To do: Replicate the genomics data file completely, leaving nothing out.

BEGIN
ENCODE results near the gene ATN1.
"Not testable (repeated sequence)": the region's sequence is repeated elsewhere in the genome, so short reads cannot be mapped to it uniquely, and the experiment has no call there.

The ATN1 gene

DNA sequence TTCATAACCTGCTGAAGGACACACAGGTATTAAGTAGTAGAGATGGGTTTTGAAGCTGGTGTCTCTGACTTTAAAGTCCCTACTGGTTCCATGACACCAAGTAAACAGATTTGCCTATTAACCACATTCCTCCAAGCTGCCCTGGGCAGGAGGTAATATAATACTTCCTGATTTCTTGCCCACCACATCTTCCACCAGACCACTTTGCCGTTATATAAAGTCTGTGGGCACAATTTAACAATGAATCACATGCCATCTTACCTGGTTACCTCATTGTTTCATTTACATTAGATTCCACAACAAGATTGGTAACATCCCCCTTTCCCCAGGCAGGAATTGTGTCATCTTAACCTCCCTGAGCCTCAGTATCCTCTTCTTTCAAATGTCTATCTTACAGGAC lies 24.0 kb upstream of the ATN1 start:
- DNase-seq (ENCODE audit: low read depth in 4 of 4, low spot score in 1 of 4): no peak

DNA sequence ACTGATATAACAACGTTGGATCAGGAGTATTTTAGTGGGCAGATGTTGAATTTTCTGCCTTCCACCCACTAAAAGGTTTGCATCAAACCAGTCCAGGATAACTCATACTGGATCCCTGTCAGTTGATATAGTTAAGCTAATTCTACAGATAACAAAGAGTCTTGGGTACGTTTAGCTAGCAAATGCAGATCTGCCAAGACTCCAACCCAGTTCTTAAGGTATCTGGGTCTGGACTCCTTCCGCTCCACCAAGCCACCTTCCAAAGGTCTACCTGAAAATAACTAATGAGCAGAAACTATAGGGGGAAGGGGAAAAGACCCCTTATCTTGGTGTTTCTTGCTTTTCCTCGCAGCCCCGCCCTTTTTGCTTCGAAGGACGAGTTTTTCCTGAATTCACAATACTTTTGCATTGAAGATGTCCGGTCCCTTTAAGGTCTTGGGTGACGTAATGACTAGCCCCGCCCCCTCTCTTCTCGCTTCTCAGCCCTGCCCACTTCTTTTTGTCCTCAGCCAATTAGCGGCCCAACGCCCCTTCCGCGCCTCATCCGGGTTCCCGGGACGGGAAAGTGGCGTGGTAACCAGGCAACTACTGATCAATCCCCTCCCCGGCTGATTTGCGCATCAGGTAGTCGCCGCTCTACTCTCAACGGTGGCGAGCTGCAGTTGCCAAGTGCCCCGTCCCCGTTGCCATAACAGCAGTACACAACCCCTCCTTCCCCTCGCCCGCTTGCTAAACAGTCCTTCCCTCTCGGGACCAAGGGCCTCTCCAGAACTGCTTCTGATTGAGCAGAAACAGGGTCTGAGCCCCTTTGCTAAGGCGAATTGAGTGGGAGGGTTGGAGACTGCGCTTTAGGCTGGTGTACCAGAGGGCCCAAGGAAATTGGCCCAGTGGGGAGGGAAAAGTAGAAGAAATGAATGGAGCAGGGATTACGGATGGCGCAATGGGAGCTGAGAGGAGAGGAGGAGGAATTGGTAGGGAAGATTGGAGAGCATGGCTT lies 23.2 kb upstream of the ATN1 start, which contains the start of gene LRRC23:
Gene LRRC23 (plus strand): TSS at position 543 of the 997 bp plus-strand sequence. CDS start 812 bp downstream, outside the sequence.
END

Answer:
ENCODE results near the gene ATN1.
"Not testable (repeated sequence)": the region's sequence is repeated elsewhere in the genome, so short reads cannot be mapped to it uniquely, and the experiment has no call there.

The ATN1 gene

DNA sequence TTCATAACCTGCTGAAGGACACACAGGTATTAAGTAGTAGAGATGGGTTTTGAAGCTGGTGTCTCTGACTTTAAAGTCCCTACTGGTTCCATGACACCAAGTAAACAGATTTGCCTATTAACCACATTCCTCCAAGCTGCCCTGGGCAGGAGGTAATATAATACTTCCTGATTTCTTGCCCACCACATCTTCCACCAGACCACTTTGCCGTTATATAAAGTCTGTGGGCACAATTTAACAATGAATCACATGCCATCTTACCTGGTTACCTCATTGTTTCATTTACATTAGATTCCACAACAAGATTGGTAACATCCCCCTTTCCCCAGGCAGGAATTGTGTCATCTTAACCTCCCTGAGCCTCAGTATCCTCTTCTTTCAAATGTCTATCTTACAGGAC lies 24.0 kb upstream of the ATN1 start:
- DNase-seq (ENCODE audit: low read depth in 4 of 4, low spot score in 1 of 4): no peak

DNA sequence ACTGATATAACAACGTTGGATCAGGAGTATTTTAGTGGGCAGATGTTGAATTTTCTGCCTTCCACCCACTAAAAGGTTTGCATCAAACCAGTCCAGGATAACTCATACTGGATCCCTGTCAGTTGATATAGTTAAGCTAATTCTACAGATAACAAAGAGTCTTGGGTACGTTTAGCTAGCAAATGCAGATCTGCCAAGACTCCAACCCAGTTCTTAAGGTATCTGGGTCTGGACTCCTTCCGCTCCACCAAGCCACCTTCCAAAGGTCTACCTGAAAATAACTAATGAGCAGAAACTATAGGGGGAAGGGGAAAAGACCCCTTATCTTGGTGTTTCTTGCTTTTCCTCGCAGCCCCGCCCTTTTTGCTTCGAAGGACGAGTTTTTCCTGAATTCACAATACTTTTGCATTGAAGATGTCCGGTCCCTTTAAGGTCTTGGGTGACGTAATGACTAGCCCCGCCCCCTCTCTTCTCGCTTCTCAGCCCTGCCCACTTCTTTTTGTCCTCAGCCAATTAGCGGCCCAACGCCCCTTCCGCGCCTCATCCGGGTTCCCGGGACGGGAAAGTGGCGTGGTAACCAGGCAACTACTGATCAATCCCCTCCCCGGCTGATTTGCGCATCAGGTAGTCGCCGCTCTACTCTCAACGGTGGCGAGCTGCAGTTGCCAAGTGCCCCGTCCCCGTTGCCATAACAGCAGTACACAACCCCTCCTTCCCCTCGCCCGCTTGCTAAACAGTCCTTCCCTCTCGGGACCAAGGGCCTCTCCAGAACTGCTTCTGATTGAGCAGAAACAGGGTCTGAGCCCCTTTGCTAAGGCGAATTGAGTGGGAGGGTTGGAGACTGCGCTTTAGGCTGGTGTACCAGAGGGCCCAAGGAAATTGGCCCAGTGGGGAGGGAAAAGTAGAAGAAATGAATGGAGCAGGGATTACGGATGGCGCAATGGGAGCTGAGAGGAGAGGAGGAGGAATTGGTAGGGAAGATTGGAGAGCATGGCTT lies 23.2 kb upstream of the ATN1 start, which contains the start of gene LRRC23:
Gene LRRC23 (plus strand): TSS at position 543 of the 997 bp plus-strand sequence. CDS start 812 bp downstream, outside the sequence.